Are lesions a good proxy for brain function?
One of the recurring themes in our understanding of the brain is the study of lesions. Or perhaps more broadly, regions of the brain that have either been damaged (due to disease, injury) or removed surgically.
Most of the time that we say “X region of the brain is responsible for Y function”, it’s based on a study of damage or removal of that region. A classic example is patient HM, who had his hippocampi removed to mitigate seizures, and subsequently lost the ability to form new declarative memories. Based on this, neuroscientists speculated that the hippocampus is involved in the formation of durable memories. Similar reasoning applies to Broca’s aphasia and Wernicke’s aphasia, which are conditions that have led us to conclude that particular brain regions are involved with specific sub-functions of language, like generating speech.
Unfortunately, arguments like this don’t give us a robust understanding of how any of these brain functions work. The fact that a function Y is impaired after we remove region X of the brain does not imply that region X is the exclusive zone in which function Y is executed; and further, it says nothing interesting about how Y is accomplished. There could be many other explanations:
- region X could be one of several regions involved in accomplishing Y
- region X could be responsible for some “prerequisite” task that enables function Y, without actually being involved in Y
At best, exhaustive analysis of how damage to different regions affects behavior can give us a high-level map of how the brain works. But as David Poeppel notes: a map is not an explanation. We have a complete map of the C elegans nervous system down the last neuron and synapse, but we do not have an understanding of how this map generates the worm’s behavior.
In a 2017 study provocatively titled Could a Neuroscientist Understand a Microprocessor?, researchers applied neuroscience techniques (like creating lesions and measuring electrical activity) to a microprocessor, and demonstrated that such techniques gave no fundamental insight on the actual workings of the processor. As summarized in Poeppel et al’s Neuroscience Needs Behavior:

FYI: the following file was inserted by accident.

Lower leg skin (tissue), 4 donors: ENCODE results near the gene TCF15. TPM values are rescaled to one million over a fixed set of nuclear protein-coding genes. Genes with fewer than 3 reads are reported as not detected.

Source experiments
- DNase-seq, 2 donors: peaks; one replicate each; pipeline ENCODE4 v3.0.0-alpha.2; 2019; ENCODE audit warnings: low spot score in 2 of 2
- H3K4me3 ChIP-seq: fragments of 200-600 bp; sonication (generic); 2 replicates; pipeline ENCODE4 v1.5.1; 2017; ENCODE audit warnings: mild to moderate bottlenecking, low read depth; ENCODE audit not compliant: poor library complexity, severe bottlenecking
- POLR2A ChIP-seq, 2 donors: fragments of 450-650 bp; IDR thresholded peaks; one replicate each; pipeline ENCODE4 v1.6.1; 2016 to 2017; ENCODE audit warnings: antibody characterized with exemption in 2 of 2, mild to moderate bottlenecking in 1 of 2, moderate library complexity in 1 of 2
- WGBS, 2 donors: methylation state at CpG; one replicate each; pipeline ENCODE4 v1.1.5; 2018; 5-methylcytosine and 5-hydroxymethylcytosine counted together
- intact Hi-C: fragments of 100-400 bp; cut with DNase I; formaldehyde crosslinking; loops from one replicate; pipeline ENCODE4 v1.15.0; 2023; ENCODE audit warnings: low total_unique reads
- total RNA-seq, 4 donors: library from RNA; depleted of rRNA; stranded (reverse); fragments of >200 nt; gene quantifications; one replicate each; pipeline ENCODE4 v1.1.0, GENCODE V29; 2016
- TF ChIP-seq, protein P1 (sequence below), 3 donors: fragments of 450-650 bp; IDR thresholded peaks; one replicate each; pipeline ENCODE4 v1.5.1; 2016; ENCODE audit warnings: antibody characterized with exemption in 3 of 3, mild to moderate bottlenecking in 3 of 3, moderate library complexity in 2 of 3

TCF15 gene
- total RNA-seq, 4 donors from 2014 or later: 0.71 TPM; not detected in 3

The study poses the question of whether a neuroscientist could understand a microprocessor. They applied numerous neuroscience techniques to a high-fidelity simulation of a classic video game microprocessor (the ‘‘brain’’) in an attempt to understand how it controls the initiation of three well-known videogames (which they dubbed as ‘‘behaviors’’) originally programmed to run on that microprocessor. Crucial to the experiment was the fact that it was performed on an object that is already fully understood: the fundamental fetch-decode-execute structure of a microprocessor can be drawn in a diagram. Understanding the chip using neuroscientific techniques would therefore mean being able to discover this diagram. In the study, (simulated) transistors were lesioned, their tuning determined, local field potentials recorded, and dimensionality reduction performed on activity across all the transistors. The result was that none of these techniques came close to reverse engineering the standard stored-program computer architecture (Jonas and Kording, 2017).
Poeppel argues that to truly understand the brain, we need not just ad hoc manipulations and measurements of brain activity, but robust theories—in particular, algorithms—that would explain how the brain executes functions like speech, and then test those theories with measurements of the brain. We can’t go the other way around.
All that said, the behavioral consequences of lesions are interesting. First, the fact that entire regions of the brain can be destroyed without killing the organism feels surprising. If, in contrast, you removed a giant piece of your stomach, I’m pretty sure you would quickly die. Perhaps the takeaway is: most of what the brain does is not immediately crucial for survival. (Except the brain stem.) And the consistency we find between brain damage and behavioral deficits does imply that the brain has some degree of modularity.